I spent last week in the company of a dozen or so woodworkers at the Marc Adams School of Woodworking in Franklin, Indiana. We were working on reproductions of the iconic Gustav Stickley/Harvey Ellis No. 700 glass door bookcase. This is one of my favorite pieces from the American Arts & Crafts movement of the early 20th century. One could argue (and I have) that this is one of the best proportioned pieces of furniture ever designed. The first one of these that I saw in person impressed me by being much smaller than I thought it would be. I was expecting something monumental, but it isn’t that big; not quite five feet high and the top is three feet wide.
I enjoy teaching, but I only do it a few times a year and have only repeated one project as a class. I should probably be more show-biz about it, develop a schtick and make the rounds but that isn’t who I am. It’s a lot more fun to pick an ambitious project and see how far we get. I think it’s a better experience for the students as well. Taking on a challenge means accepting risks, adaptive problem-solving and trying things you’ve never done before for both the teacher and the class. I was blessed with a great group of students and wonderful assistants.
If you’ve never been to Marc Adams, put it on your bucket list. There is no other woodworking school like it and Marc and his staff set an example for us all. It’s a friendly place, full of first-class equipment and run by people who know their stuff. As an instructor it’s a real plus to be able to say to Zane (or any of the staff) “I’m going to need a hollow-chisel mortiser set up with a 5/16″ bit in about an hour” and hear “how many do you need?” in response. It’s also nice to be able to talk about how I might do something and how to safely set up for the same task for several workers with a wide range of experience, confidence and skill levels. I am always impressed with the solutions and I always learn a thing or two from the staff and the students.
I build along with the students and at times it was tough to stay ahead of the group. I was happy to see a few guys who had taken my classes before as well as get to know some friends I hadn’t met yet. A camaraderie quickly develops among the students and a big part of the learning experience is helping out or asking for help from the person at the next bench. That’s the kind of thing you see in real-world workshops; a genuine desire to help and pass along some hard-earned knowledge, or a simpler solution that might not be obvious.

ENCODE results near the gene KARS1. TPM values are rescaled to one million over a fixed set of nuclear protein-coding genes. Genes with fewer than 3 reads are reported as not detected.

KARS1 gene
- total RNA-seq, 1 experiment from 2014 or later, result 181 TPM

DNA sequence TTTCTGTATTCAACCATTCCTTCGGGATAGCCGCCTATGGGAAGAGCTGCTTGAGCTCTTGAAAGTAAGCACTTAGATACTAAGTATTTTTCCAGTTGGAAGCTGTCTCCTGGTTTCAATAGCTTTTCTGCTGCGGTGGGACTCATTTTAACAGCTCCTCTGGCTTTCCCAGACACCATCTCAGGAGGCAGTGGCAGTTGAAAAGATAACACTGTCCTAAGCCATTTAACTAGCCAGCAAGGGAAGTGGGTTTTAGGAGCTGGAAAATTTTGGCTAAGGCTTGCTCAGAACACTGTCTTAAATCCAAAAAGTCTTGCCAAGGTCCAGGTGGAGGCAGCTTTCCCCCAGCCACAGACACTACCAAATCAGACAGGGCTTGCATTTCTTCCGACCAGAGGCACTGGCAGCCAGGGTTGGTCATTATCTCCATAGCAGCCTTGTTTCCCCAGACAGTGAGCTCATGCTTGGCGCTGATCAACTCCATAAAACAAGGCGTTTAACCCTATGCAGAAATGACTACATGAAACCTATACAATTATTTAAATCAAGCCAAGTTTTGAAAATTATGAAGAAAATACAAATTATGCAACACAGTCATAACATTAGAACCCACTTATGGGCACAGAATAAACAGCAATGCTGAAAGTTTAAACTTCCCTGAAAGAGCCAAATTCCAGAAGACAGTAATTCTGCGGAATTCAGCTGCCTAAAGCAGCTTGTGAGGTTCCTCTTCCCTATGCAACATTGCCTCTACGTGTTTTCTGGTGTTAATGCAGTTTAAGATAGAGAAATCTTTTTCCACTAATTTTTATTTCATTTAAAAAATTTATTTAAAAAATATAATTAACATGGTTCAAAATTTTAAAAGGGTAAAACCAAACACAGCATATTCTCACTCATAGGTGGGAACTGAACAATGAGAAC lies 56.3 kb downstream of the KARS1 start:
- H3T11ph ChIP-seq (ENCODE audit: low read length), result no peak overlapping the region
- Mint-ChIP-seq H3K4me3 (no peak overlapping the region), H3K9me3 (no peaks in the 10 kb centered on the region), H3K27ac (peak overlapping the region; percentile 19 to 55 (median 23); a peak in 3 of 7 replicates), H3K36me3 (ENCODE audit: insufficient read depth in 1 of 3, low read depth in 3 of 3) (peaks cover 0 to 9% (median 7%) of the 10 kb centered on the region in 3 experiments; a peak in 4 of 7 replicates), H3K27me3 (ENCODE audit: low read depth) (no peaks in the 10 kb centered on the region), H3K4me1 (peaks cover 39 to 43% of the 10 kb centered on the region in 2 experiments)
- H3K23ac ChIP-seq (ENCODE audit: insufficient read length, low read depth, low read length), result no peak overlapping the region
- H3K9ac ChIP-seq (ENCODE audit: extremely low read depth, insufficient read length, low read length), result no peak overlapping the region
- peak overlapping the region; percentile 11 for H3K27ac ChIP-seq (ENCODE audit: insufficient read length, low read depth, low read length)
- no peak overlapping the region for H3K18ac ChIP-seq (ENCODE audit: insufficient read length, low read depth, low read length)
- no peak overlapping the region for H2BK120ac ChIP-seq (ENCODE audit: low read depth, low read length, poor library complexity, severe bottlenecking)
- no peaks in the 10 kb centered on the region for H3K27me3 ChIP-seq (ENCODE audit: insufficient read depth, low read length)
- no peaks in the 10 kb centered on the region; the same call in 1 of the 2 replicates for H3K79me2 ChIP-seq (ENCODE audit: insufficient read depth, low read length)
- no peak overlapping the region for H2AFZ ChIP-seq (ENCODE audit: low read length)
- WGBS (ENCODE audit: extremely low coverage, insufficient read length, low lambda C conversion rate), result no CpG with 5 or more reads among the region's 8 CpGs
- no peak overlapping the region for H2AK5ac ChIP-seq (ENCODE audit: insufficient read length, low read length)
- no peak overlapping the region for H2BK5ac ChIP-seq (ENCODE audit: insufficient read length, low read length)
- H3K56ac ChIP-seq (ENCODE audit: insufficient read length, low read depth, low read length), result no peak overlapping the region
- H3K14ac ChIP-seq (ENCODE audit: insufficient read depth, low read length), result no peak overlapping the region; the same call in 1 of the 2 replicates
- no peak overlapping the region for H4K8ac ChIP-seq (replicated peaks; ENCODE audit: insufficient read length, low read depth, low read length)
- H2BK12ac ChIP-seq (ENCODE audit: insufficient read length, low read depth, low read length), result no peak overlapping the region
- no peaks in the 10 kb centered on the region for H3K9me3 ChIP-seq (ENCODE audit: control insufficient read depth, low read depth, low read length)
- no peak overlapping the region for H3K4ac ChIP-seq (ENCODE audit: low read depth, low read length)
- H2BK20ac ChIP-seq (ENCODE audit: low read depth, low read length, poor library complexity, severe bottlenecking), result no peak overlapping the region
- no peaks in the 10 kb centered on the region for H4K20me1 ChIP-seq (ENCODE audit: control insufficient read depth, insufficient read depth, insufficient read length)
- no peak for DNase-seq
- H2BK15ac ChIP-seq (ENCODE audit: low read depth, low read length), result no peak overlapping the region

As the days went on, dry assembled cases replaced stacks of rough lumber at each of the benches. Folks who had never cut a mortise before made very nice through mortise and tenons joints to attach the lower rails to the case sides. With that experience behind them, offset shouldered tenons on the door and a dovetailed case rail began to be viewed as the “easy” parts. I meant to give a thorough presentation of the dovetail joint, but by the time I was ready the two guys I gave a brief explanation to, had shown the others how to do it and the class was ahead of me.
I think most of woodworking is problem-solving and sifting through the numerous options available for the task at hand and the way an individual operates. My goal is to show the way I choose to do it, and work through the pluses and minuses of my choice and other options. A well-equipped woodworker isn’t the one with the most tools, it’s the one with the ability to use what’s available to arrive at an acceptable outcome. The creation of a nice piece of furniture isn’t just about the furniture. It’s an opportunity to learn about your self, and about other people.
That’s the most important thing. One student had to leave a couple of days early because hurricane Matthew was headed straight for his house. Before he left he got some help preparing parts and when he dries out I’ll be helping him via e-mail to get caught up. We also had a father and daughter working together, and that was a cool thing to see, especially when we discussed who was the supervisor.
We could have set up an assembly line to ensure that the students went home with completed projects. They would have spent the week standing in line waiting for their turn at the next machine. Instead they went home with nearly completed cases, a look at what one-off furniture making is like, and the confidence to take their time and add the finishing touches at home. I count that as wildly successful.
It hasn’t been “officially” announced yet, but I’ll be back at MASW next year for a week-long project class, a weekend project class, and a weekend of teaching SketchUp.
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Want to build your own reproduction of the Gustav Stickley No. 700 Bookcase?
- Plans are in my book “Shop Drawings for Craftsman Furniture”
- Purchase downloadable PDF Plans for the No. 700 Bookcase here
- Purchase large format printed plans for the No. 700 Bookcase here